7 – Proprietary Association of Great Britain (PAGB)

Never more important this year has been the need for everyone everywhere to take care of themselves – mentally and physically. PAGB made a lovely video of tips for #SelfCareWeek, which they pushed out on their social channels. I love the ‘less-is-more’ approach which allows the messages to come through loud-and-clear. This video makes it into my Top 10 for its simplicity in terms of production and messaging and is an excellent of less is more.

8 – European Institute of Golf Course Architects (EIGCA)

Having an international audience can be a challenge with the need to localise advice given. EIGCA used its membership to crowdsource Pan-European business support advice given by their own governments during the first wave of the pandemic and curated links which was made freely available to members, their commercial partners and the wider golfing industry. This approach to harnessing the knowledge of the membership to benefit the wider community is why EIGCA makes it to the Top 10.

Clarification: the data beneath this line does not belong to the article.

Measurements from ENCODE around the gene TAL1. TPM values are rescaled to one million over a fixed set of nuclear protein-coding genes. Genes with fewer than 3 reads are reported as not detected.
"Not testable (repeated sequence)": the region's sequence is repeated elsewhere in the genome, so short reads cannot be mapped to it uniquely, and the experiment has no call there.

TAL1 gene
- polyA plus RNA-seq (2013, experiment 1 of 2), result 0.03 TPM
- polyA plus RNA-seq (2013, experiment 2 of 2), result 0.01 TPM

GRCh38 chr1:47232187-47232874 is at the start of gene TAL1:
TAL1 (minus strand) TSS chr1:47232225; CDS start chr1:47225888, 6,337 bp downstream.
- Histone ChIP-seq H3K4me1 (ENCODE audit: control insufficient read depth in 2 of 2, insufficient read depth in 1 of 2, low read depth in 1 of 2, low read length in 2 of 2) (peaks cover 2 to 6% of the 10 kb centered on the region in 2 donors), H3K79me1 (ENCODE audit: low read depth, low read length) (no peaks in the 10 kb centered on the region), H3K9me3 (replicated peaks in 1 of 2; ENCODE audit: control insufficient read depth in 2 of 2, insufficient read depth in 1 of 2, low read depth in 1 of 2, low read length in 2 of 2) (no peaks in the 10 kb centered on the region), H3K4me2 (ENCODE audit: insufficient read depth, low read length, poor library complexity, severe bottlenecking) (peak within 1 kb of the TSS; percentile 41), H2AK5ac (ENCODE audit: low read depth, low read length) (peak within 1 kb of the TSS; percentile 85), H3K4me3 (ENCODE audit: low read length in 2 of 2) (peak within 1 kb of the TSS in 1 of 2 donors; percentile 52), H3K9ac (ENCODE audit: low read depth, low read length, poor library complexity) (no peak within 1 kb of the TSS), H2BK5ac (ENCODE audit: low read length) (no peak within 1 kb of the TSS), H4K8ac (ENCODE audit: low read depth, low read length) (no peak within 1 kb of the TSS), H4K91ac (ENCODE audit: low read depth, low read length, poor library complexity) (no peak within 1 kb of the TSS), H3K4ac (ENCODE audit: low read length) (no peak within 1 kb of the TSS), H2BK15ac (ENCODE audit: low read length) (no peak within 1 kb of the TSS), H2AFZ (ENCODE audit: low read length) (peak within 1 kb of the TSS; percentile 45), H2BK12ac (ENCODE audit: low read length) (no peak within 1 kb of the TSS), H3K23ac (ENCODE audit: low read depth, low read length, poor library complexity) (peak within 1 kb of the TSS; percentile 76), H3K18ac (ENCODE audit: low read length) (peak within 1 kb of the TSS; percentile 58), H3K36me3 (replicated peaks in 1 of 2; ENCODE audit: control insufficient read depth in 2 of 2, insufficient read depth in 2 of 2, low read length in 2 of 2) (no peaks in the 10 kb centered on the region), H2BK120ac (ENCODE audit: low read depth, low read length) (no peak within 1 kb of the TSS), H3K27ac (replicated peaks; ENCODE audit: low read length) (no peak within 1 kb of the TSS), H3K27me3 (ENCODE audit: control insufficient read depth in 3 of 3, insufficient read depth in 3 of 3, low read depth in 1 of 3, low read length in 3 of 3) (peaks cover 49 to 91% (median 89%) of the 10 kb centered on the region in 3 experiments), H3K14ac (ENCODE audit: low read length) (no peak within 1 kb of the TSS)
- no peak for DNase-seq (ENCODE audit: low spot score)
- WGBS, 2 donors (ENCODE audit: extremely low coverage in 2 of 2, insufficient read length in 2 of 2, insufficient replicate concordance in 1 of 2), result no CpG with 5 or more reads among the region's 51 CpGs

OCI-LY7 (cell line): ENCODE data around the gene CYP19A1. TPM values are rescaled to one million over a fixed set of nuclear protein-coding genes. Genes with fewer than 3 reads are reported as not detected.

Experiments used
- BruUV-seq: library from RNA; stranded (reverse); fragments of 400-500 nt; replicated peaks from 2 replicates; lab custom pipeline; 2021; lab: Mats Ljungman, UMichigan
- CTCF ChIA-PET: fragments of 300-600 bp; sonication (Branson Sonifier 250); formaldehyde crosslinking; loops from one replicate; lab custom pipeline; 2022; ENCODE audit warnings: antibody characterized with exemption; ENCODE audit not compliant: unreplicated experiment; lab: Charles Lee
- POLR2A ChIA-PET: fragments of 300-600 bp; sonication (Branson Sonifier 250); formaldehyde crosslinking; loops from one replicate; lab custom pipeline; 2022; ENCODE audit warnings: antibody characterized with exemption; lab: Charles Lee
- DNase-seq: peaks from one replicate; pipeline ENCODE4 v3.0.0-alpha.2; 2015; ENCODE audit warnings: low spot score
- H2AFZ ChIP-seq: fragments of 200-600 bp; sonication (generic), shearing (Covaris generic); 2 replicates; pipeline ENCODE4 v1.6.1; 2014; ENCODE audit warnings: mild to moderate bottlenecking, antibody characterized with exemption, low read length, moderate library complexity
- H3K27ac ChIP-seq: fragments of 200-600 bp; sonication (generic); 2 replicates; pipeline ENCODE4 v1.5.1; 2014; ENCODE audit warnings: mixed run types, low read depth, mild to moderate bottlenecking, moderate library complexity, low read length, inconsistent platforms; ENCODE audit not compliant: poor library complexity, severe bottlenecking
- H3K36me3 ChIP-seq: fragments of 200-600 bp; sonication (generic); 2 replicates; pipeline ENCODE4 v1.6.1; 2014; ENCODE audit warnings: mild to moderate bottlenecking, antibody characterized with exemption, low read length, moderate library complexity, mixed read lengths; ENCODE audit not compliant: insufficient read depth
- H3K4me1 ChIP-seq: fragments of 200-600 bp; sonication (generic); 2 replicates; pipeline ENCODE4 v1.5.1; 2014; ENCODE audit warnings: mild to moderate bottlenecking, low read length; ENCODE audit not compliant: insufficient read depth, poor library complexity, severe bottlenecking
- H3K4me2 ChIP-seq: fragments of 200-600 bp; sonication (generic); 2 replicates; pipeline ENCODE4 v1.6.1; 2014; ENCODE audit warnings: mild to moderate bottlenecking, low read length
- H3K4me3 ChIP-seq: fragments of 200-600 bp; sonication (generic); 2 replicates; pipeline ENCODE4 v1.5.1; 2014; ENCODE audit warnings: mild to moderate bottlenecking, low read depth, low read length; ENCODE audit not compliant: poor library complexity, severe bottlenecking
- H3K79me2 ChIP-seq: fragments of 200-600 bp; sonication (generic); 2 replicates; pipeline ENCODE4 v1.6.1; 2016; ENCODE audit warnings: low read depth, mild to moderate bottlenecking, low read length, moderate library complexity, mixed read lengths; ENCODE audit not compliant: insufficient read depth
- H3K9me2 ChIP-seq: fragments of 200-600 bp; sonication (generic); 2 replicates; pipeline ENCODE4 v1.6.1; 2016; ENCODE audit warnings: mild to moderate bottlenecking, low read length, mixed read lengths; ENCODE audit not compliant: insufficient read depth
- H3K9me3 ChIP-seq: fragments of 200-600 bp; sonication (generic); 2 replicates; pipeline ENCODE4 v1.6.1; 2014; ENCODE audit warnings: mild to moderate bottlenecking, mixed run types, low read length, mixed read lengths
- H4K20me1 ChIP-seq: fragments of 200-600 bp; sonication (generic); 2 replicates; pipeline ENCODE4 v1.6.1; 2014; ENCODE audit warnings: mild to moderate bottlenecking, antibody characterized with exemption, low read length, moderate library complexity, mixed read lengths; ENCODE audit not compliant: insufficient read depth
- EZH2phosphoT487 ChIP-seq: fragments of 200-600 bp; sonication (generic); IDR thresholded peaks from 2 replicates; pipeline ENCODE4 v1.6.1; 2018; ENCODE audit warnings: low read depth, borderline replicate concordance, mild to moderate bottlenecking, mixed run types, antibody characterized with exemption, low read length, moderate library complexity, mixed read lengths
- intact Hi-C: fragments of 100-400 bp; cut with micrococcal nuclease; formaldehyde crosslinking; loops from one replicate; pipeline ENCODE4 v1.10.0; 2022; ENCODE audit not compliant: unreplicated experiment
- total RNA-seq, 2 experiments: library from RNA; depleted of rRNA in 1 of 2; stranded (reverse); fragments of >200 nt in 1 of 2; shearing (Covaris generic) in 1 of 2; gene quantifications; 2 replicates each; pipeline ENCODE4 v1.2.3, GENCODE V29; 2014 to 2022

9 – CIPR and Institute of Internal Communication (CIPR & IOIC)

On the basis of two heads are better than one, or stronger together, I like that two professional bodies joined forces to provide resources for the overlap in their memberships.  The two organisations partnered to support internal comms practitioners through the next phase of the pandemic with resources including webinars, skills guides and factsheets which counted towards CPD for both organisations.

10 – Railway Industry Association & Rail Safety Standards Board (RIA & RSSB)

This is the second partnership activity to make the Top 10. The RIA and RSSB online event was a series of free webinars open to all members of both organisations. I am a fan of organisations collaborating for a number of reasons, not least because this can aid mutual understanding of opposing perspectives, but it can also identify similarities between members which can be built on to benefit members of both organisations.